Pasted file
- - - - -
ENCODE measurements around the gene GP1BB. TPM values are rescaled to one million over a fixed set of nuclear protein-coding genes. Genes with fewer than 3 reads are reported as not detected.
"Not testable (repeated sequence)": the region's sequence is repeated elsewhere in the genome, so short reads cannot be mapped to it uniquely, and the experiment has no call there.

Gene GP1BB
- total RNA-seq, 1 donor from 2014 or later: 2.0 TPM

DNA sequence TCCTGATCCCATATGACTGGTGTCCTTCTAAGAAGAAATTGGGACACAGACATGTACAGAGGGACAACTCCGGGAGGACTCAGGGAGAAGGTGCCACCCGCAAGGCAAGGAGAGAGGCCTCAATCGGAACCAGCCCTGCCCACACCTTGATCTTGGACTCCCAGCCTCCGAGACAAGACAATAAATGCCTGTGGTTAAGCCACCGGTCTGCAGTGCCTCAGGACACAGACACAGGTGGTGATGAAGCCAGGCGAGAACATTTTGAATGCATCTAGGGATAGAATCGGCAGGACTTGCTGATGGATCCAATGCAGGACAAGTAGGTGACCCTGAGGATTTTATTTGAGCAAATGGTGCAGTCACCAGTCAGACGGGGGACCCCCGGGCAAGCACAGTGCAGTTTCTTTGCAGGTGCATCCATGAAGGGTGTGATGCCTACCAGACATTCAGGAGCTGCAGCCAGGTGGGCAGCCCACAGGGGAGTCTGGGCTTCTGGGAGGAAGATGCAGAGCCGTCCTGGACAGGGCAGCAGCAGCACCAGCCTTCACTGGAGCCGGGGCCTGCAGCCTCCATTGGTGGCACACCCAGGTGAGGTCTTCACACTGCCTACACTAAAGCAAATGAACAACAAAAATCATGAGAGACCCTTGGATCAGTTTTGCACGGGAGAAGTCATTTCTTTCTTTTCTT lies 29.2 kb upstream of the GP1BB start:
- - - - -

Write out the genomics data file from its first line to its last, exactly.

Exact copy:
ENCODE measurements around the gene GP1BB. TPM values are rescaled to one million over a fixed set of nuclear protein-coding genes. Genes with fewer than 3 reads are reported as not detected.
"Not testable (repeated sequence)": the region's sequence is repeated elsewhere in the genome, so short reads cannot be mapped to it uniquely, and the experiment has no call there.

Gene GP1BB
- total RNA-seq, 1 donor from 2014 or later: 2.0 TPM

DNA sequence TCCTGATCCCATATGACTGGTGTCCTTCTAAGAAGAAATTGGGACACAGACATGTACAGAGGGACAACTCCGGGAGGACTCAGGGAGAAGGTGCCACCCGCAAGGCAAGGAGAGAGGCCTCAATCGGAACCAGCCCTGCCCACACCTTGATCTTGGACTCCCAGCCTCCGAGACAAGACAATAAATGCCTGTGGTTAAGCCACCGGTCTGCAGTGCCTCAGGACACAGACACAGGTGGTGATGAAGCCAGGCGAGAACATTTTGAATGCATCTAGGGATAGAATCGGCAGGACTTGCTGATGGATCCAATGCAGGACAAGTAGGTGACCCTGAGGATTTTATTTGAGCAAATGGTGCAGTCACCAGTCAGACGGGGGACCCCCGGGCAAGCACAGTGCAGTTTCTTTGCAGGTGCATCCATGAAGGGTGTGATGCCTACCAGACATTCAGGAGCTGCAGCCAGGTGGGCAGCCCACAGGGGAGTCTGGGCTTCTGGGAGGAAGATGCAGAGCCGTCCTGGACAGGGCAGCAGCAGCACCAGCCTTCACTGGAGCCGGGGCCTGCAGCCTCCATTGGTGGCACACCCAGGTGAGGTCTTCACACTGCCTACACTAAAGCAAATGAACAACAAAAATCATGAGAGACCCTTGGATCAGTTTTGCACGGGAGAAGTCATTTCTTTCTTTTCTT lies 29.2 kb upstream of the GP1BB start: